- Canon SL2 vs Sony NEX-5N
- Fujifilm X-Pro1 vs Olympus E-P5
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- Olympus E-P5 vs Panasonic LX100 II
- Olympus E-P5 vs Sony HX80
Specifications: Canon SL2 vs Olympus E-P5
Below is a side-by-side comparison of the specs of the two cameras to facilitate a quick review of their differences and common features.
|Camera Model||Canon SL2||Olympus E-P5|
|Camera Type||Digital single lens reflex||Mirrorless system camera|
|Camera Lens||Canon EF mount lenses||Micro Four Thirds lenses|
|Launch Date||June 2017||May 2013|
|Launch Price||USD 549||USD 999|
|Sensor Specs||Canon SL2||Olympus E-P5|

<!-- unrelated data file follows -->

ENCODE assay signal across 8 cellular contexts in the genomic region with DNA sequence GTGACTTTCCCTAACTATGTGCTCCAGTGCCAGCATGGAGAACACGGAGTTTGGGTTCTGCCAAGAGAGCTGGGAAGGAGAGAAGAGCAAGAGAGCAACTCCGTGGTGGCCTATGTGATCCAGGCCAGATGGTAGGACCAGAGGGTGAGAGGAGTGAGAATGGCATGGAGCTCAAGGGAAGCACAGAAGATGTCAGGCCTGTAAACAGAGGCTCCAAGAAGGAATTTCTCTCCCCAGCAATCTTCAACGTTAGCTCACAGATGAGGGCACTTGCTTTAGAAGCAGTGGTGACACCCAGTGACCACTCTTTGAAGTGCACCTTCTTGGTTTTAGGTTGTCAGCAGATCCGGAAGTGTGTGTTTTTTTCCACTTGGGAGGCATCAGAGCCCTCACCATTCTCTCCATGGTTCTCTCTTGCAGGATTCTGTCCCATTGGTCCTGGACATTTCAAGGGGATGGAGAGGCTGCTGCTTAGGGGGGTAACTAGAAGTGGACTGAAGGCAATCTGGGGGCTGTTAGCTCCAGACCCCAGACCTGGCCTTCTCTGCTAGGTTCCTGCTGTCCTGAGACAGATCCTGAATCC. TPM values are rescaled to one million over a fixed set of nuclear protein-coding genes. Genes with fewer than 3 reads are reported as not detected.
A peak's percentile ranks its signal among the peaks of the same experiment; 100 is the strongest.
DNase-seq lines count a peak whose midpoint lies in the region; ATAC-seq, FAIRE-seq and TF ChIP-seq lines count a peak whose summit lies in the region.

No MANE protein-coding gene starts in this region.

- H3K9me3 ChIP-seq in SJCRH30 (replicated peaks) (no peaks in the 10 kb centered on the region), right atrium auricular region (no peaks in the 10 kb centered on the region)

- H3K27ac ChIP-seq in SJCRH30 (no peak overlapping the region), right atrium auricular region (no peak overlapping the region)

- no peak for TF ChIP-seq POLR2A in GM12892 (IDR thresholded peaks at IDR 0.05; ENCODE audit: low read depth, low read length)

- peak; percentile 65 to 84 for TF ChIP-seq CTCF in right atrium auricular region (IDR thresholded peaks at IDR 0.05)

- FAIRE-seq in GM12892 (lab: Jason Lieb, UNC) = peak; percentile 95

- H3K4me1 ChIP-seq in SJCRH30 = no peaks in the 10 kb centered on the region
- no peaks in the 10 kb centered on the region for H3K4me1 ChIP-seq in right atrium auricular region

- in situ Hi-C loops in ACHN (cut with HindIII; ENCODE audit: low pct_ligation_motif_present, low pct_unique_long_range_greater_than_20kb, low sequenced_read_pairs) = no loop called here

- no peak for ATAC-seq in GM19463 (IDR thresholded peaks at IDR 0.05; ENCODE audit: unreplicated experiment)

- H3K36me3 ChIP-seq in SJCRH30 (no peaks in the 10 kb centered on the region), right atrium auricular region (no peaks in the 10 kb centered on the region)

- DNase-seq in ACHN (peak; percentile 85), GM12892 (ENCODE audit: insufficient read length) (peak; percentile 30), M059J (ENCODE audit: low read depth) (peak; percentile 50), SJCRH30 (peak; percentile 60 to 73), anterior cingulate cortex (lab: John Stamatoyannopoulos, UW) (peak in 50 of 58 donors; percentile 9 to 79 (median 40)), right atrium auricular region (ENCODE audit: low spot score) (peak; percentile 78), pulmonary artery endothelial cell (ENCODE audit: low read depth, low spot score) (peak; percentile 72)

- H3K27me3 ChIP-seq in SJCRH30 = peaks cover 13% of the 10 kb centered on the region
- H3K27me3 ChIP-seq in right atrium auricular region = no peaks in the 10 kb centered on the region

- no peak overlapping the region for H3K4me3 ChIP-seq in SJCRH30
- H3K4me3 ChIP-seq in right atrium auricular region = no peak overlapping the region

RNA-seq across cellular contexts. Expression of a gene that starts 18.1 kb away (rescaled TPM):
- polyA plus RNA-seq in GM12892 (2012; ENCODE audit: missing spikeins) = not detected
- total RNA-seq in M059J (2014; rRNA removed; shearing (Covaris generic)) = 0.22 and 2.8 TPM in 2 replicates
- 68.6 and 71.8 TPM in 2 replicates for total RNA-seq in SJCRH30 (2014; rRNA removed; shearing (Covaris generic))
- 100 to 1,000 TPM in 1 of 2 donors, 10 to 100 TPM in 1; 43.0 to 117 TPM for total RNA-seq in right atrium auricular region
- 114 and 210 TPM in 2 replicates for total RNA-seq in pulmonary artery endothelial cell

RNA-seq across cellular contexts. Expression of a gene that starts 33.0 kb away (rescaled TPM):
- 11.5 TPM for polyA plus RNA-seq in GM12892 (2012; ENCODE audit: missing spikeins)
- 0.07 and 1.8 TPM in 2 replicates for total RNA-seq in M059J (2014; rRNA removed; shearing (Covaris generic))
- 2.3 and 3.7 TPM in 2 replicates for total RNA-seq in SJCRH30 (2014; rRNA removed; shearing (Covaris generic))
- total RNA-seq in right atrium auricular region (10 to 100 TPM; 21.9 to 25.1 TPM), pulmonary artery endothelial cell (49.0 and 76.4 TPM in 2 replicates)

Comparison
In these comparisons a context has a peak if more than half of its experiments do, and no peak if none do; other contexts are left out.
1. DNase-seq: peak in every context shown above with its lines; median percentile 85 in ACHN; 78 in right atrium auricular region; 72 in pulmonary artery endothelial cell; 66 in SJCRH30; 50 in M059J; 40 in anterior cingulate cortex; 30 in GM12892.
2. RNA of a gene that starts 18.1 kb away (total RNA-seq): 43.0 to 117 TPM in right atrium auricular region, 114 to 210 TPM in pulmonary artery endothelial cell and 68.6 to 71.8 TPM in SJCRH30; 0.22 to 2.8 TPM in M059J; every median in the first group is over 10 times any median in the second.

|Sensor Format||APS-C Sensor||Four Thirds Sensor|
|Sensor Size||22.3 x 14.9 mm||17.3 x 13.0 mm|
|Sensor Area||332.27 mm2||224.9 mm2|
|Sensor Diagonal||26.8 mm||21.6 mm|
|Sensor Resolution||24 Megapixels||15.9 Megapixels|
|Image Resolution||6000 x 4000 pixels||4608 x 3456 pixels|
|Pixel Pitch||3.72 μm||3.76 μm|
|Pixel Density||7.22 MP/cm2||7.08 MP/cm2|
|Moiré control||Anti-Alias filter||Anti-Alias filter|
|Movie Capability||1080/60p Video||1080/30p Video|
|ISO Setting||100 - 25,600 ISO||200 - 25,600 ISO|
|ISO Boost||100 - 51,200 ISO||100 - 25,600 ISO|
|Image Processor||DIGIC 7||TruePic VI|
|DXO Sensor Quality (score)||79||72|
|DXO Color Depth (bits)||23.6||22.8|
|DXO Dynamic Range (EV)||13.4||12.4|
|DXO Low Light (ISO)||1041||895|
|Screen Specs||Canon SL2||Olympus E-P5|
|Viewfinder Type||Optical viewfinder||Viewfinder optional|
|Viewfinder Field of View||95%|
|LCD Framing||Live View||Live View|
|Rear LCD Size||3.0inch||3.0inch|
|LCD Resolution||1040k dots||1037k dots|